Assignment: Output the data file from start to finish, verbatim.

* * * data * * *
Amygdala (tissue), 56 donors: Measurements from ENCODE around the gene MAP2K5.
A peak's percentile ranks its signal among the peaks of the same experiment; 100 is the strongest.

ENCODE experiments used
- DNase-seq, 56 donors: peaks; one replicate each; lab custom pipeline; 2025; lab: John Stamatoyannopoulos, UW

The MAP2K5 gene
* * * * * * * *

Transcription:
Amygdala (tissue), 56 donors: Measurements from ENCODE around the gene MAP2K5.
A peak's percentile ranks its signal among the peaks of the same experiment; 100 is the strongest.

ENCODE experiments used
- DNase-seq, 56 donors: peaks; one replicate each; lab custom pipeline; 2025; lab: John Stamatoyannopoulos, UW

The MAP2K5 gene